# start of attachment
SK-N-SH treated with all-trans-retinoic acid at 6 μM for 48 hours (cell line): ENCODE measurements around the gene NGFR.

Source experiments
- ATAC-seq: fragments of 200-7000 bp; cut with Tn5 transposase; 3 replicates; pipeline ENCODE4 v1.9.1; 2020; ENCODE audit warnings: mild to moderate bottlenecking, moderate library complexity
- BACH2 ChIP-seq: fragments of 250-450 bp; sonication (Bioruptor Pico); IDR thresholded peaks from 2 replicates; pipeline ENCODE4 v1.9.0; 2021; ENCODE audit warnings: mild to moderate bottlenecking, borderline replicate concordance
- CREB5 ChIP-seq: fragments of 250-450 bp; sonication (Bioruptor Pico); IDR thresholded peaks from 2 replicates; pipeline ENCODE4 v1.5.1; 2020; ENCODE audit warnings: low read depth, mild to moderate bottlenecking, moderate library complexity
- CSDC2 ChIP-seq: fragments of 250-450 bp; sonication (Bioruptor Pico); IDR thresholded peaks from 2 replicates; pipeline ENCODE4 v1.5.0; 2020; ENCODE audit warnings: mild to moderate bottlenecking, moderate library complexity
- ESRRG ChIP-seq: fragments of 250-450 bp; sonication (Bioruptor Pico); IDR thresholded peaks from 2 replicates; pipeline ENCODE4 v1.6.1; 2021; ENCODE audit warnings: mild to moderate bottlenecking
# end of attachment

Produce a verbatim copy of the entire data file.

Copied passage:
SK-N-SH treated with all-trans-retinoic acid at 6 μM for 48 hours (cell line): ENCODE measurements around the gene NGFR.

Source experiments
- ATAC-seq: fragments of 200-7000 bp; cut with Tn5 transposase; 3 replicates; pipeline ENCODE4 v1.9.1; 2020; ENCODE audit warnings: mild to moderate bottlenecking, moderate library complexity
- BACH2 ChIP-seq: fragments of 250-450 bp; sonication (Bioruptor Pico); IDR thresholded peaks from 2 replicates; pipeline ENCODE4 v1.9.0; 2021; ENCODE audit warnings: mild to moderate bottlenecking, borderline replicate concordance
- CREB5 ChIP-seq: fragments of 250-450 bp; sonication (Bioruptor Pico); IDR thresholded peaks from 2 replicates; pipeline ENCODE4 v1.5.1; 2020; ENCODE audit warnings: low read depth, mild to moderate bottlenecking, moderate library complexity
- CSDC2 ChIP-seq: fragments of 250-450 bp; sonication (Bioruptor Pico); IDR thresholded peaks from 2 replicates; pipeline ENCODE4 v1.5.0; 2020; ENCODE audit warnings: mild to moderate bottlenecking, moderate library complexity
- ESRRG ChIP-seq: fragments of 250-450 bp; sonication (Bioruptor Pico); IDR thresholded peaks from 2 replicates; pipeline ENCODE4 v1.6.1; 2021; ENCODE audit warnings: mild to moderate bottlenecking